China’s international role in navigating the climate-trade nexus
At the time of the 20th National Congress of the Chinese Communist Party and ahead of COP27 in Egypt and the G20 Summit in Indonesia, this report explores policy options in which China can address the nexus of climate change and trade to reap the benefits of the global net zero transition through partnerships.
The authors focus on four priority areas: advancing international climate diplomacy in trade and investment agreements; moving forward with an international carbon pricing agenda with co-benefits for development; scaling up climate investments and supply chains through the Belt and Road Initiative; and deepening international development cooperation through a Climate Club.
Policy recommendations for China
- China could strengthen climate–trade diplomatic engagements at the multilateral, plurilateral and bilateral levels, including taking a leadership role in reinvigorating the negotiations of the Environmental Goods Agreement under the World Trade Organization and accelerating diplomacy with the EU to ratify and implement the EU-China Comprehensive Investment Agreement.
- China could strengthen policy coordination with the WTO and G20 to discuss trade implications for the Carbon Border Adjustment Mechanism proposed by the EU, while moving forward with international cooperation on carbon pricing, primarily through a carbon price floor.
- China’s new international development cooperation mechanism, the third-party market cooperation, could support BRI investors to accelerate early retirement of coal plants by factoring in climate-related risks and scaling up investments in renewable energy and adaptation and resilience by delivering on green BRI commitments, primarily in Indonesia and South Africa.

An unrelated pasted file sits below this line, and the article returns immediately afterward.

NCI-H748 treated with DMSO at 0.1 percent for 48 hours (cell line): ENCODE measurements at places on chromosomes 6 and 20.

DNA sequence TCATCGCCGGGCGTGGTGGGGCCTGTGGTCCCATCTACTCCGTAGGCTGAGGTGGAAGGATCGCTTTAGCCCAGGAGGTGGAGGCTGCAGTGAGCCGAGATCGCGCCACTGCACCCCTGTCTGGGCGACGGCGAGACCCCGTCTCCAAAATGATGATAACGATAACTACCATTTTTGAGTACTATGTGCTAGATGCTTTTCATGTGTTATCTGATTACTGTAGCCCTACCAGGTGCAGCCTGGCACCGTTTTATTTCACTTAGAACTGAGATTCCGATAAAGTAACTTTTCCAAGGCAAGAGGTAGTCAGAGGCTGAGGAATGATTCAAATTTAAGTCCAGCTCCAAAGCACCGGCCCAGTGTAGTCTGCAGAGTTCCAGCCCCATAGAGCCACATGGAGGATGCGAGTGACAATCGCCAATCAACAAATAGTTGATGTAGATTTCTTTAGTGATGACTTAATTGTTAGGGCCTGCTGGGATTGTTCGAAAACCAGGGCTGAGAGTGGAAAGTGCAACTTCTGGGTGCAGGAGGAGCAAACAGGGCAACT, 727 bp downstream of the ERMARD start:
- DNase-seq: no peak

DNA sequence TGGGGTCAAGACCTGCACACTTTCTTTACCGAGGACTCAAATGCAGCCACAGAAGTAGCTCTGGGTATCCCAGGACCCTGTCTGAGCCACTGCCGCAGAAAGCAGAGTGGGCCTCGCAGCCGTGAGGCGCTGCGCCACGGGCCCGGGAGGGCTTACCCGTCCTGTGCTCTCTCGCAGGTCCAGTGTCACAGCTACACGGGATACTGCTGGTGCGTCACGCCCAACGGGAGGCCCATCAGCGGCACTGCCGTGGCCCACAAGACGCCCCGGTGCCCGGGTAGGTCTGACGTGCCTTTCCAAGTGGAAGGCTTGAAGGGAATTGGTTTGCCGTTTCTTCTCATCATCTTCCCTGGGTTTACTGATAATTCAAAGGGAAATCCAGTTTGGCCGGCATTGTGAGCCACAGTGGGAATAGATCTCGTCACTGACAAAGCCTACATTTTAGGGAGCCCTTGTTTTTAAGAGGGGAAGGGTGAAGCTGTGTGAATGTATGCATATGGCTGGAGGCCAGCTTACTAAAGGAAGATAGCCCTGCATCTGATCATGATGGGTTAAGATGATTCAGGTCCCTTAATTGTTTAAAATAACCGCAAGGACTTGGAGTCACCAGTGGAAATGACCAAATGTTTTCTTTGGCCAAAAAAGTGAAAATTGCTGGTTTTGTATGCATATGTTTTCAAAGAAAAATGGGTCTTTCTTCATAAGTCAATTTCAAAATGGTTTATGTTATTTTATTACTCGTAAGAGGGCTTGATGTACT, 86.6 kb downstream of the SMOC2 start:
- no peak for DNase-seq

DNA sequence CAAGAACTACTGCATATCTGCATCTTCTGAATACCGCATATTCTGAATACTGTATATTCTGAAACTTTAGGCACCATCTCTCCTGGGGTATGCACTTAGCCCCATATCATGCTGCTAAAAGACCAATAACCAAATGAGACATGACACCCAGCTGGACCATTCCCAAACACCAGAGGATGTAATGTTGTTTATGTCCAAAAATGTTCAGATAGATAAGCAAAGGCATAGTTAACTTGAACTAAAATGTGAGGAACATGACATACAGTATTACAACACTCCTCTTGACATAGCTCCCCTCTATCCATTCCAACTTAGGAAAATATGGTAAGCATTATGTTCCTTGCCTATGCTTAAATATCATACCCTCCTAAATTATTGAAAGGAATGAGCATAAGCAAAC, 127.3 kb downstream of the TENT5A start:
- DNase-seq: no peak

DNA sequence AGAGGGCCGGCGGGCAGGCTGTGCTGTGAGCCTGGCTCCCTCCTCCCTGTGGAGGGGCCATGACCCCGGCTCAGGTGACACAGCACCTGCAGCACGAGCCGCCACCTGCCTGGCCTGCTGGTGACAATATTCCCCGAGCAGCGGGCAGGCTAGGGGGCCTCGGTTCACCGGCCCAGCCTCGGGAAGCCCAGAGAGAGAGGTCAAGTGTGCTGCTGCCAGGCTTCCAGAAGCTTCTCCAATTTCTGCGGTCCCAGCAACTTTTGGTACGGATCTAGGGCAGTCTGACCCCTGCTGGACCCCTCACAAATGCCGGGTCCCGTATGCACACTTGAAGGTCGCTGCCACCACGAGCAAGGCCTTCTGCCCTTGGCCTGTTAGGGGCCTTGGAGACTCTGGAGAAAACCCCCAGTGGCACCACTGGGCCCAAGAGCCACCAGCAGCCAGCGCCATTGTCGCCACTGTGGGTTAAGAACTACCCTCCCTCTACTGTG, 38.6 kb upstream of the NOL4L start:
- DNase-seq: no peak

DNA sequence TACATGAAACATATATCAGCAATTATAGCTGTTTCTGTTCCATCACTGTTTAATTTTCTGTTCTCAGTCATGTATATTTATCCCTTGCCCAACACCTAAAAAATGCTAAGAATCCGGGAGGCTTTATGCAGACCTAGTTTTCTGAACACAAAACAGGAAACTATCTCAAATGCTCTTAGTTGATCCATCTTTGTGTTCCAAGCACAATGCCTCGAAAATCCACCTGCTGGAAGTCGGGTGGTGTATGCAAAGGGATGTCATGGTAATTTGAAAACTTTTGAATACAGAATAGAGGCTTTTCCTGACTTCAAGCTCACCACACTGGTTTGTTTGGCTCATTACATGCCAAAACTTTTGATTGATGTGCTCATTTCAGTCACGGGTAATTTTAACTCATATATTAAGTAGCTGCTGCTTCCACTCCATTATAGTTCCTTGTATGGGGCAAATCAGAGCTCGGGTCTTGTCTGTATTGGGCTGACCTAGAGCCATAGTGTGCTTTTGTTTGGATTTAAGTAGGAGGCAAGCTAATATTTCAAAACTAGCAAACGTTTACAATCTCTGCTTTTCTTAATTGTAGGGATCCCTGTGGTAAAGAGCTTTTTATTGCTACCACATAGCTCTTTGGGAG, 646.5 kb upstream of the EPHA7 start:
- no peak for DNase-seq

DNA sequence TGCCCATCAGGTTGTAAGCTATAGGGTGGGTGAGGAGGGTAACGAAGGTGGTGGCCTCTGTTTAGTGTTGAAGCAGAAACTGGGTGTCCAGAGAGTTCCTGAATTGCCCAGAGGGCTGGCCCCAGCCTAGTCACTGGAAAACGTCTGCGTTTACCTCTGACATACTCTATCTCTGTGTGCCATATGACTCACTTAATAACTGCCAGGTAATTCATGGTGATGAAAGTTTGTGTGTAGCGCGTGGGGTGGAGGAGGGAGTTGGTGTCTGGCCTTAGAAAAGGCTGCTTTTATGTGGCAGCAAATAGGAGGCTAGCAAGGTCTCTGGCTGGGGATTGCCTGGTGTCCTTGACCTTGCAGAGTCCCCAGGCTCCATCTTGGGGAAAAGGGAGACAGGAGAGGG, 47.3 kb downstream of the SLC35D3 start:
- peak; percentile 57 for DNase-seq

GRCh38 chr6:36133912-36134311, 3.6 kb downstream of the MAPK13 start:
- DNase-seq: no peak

- To foster G20–G7 cooperation, China and Germany could take up the role of joint co-chairs in the Climate Club proposed by the G7, to encourage the financing of a just energy transition in BRI countries through Country Platforms, leveraging the role of the higher education sector to enhance joint research on low-carbon technologies, and accelerating the domestic industrial decarbonisation agenda.
- An increased focus on the health co-benefits of climate action is a key argument to persuade Climate Club members to prioritise the development of carbon pricing and phase out fossil fuel subsidies, while also justifying the trade friction that may occur over CBAMs and the adoption of green subsidies to support low-carbon trade competitiveness.